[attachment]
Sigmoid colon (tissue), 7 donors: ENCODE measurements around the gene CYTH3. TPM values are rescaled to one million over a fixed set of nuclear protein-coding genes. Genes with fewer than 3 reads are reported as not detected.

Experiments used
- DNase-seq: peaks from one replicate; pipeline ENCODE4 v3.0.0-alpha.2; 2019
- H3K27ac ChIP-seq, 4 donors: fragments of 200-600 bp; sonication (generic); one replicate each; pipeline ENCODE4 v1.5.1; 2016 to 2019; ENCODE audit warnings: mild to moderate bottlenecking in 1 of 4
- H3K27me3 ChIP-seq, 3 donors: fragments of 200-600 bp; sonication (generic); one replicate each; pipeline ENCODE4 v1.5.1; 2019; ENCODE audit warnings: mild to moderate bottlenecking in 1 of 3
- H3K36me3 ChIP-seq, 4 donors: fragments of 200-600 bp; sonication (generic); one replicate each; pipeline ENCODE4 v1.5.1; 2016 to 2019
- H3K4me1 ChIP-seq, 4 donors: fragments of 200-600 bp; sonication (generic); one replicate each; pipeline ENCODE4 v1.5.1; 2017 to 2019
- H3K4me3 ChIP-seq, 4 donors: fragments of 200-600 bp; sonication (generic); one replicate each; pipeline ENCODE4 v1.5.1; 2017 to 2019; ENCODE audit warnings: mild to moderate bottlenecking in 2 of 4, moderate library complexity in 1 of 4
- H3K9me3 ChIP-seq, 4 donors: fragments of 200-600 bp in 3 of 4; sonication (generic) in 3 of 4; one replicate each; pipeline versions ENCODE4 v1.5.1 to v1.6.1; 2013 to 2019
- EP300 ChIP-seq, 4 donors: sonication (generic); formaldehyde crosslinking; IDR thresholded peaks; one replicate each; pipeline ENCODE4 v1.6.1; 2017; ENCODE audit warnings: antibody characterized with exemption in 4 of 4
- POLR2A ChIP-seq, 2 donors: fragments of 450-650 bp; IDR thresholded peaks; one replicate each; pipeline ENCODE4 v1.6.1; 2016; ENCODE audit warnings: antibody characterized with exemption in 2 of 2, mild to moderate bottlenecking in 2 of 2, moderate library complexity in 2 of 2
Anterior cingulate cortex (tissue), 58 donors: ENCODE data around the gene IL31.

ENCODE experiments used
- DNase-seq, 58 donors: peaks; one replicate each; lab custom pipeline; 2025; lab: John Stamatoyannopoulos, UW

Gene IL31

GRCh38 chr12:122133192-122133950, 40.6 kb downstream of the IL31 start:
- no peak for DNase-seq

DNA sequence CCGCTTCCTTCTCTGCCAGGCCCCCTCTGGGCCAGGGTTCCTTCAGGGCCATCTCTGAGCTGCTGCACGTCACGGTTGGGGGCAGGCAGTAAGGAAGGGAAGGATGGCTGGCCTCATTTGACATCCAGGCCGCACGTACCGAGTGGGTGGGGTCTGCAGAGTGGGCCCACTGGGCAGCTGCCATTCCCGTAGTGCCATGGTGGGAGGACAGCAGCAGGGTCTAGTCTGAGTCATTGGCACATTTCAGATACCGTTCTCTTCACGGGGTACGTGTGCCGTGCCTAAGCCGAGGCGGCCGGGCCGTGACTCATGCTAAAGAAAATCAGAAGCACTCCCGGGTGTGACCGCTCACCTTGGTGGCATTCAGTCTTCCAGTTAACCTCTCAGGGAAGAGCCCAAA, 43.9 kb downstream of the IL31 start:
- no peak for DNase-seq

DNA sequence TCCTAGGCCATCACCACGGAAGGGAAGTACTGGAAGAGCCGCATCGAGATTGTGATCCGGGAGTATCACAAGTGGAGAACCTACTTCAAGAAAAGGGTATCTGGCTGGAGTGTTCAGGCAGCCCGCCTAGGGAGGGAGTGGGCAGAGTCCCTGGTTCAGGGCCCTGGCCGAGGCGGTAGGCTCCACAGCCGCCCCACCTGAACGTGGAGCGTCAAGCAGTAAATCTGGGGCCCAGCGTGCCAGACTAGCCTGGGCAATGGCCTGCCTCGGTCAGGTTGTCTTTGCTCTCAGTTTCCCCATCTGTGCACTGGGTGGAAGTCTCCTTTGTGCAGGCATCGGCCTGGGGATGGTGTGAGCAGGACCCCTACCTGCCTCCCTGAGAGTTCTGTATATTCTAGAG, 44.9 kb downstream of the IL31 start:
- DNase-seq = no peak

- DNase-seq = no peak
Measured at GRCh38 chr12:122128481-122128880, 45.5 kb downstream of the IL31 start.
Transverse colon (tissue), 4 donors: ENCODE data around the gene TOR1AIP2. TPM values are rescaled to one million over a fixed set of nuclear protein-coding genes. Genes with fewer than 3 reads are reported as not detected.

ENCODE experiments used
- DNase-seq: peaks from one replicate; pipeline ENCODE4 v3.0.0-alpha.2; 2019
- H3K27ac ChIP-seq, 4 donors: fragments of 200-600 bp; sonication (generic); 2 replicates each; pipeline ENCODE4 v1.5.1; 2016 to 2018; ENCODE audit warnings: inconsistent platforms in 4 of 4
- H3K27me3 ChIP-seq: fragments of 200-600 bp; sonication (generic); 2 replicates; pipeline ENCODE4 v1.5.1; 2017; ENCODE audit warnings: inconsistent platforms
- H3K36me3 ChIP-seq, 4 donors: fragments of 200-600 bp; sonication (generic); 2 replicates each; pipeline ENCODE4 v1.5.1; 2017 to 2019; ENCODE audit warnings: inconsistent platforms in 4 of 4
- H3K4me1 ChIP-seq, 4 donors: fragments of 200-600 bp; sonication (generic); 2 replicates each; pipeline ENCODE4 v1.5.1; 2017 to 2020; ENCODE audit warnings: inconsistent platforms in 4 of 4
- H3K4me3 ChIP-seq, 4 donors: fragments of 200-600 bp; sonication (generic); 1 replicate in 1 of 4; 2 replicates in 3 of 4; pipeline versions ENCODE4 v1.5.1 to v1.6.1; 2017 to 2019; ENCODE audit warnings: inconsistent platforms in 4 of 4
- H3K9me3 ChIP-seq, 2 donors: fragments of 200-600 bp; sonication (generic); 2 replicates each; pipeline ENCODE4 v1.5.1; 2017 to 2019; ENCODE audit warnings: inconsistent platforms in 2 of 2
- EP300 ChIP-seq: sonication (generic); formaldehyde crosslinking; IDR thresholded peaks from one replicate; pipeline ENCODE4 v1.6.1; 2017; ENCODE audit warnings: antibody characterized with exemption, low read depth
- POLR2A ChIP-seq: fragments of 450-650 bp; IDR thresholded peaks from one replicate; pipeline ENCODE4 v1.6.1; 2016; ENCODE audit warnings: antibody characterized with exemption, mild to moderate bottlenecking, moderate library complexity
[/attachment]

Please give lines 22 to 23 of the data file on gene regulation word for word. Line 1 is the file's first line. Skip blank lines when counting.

- DNase-seq = no peak
Measured at GRCh38 chr12:122128481-122128880, 45.5 kb downstream of the IL31 start.